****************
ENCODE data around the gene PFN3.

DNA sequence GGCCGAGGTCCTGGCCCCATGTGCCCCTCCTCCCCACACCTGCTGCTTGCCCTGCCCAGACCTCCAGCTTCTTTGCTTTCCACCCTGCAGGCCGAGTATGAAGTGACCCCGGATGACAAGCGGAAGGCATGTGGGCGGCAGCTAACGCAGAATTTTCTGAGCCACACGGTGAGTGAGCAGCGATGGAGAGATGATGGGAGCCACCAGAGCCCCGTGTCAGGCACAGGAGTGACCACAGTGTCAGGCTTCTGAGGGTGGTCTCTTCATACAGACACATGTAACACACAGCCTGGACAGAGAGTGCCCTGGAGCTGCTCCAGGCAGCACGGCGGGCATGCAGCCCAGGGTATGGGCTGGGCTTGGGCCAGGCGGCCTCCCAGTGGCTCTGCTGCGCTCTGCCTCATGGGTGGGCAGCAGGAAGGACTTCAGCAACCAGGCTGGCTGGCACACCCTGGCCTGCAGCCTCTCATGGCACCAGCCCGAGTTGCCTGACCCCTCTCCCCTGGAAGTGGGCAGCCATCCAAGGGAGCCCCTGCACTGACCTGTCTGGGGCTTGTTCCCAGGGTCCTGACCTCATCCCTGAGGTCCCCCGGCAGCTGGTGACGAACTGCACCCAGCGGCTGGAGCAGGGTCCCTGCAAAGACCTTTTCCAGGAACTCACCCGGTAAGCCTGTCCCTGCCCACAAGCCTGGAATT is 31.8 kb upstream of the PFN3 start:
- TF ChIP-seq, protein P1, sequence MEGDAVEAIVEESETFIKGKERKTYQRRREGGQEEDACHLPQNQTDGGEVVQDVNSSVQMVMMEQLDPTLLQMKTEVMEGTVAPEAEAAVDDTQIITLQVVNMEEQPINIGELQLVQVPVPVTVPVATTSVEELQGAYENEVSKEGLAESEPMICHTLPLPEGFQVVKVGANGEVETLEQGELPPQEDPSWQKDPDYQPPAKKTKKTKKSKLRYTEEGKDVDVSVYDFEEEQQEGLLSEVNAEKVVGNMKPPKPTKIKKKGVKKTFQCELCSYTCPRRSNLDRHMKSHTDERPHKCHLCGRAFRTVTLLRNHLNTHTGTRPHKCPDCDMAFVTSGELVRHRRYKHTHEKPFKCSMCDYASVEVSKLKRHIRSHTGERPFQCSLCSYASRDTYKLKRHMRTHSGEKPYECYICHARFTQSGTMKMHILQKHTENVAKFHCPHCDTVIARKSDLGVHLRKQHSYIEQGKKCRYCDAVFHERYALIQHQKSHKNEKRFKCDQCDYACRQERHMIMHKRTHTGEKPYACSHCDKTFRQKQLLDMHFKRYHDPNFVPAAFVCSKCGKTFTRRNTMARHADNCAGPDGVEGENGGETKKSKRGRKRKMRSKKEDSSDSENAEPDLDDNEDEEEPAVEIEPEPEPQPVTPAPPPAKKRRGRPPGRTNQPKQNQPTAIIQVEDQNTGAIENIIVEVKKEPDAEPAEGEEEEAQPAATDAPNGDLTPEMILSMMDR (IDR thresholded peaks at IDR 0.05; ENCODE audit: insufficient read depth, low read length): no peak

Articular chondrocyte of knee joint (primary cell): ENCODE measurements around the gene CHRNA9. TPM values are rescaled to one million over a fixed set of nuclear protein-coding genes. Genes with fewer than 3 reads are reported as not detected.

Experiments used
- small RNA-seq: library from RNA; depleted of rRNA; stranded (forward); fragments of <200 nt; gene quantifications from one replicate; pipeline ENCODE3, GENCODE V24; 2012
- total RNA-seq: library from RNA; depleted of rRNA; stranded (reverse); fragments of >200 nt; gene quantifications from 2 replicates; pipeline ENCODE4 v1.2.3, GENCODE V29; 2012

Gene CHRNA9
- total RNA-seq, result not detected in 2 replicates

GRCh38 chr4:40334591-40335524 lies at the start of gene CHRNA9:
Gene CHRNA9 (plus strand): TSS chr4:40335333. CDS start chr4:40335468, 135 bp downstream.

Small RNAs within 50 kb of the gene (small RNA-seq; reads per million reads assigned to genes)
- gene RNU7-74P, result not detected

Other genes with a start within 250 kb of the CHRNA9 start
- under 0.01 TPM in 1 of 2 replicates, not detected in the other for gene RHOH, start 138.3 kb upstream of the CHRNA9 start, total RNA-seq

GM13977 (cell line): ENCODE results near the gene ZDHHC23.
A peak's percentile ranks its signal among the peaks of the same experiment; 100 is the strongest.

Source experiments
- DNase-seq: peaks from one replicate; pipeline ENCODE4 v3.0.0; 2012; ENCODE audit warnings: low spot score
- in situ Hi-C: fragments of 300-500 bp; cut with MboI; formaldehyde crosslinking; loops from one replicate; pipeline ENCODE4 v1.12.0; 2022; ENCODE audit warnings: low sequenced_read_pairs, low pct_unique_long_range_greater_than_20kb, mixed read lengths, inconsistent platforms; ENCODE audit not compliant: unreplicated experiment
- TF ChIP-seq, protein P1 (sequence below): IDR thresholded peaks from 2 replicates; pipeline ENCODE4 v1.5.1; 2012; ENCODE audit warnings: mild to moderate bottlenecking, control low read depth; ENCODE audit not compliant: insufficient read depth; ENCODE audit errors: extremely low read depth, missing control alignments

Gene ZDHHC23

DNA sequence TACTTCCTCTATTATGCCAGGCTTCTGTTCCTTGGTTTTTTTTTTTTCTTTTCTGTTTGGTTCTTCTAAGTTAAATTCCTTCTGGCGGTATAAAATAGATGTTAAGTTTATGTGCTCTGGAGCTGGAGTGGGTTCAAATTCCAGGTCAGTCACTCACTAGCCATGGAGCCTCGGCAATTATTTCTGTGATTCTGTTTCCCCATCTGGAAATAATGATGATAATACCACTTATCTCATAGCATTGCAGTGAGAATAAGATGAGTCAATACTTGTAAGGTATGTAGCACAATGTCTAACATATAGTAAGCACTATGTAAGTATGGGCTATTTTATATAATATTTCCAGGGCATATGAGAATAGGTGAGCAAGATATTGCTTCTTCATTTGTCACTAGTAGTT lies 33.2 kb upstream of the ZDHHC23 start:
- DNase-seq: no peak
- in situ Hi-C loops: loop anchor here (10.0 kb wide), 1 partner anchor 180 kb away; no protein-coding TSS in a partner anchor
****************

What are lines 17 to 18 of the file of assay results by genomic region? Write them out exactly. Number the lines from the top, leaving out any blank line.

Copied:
A peak's percentile ranks its signal among the peaks of the same experiment; 100 is the strongest.

Source experiments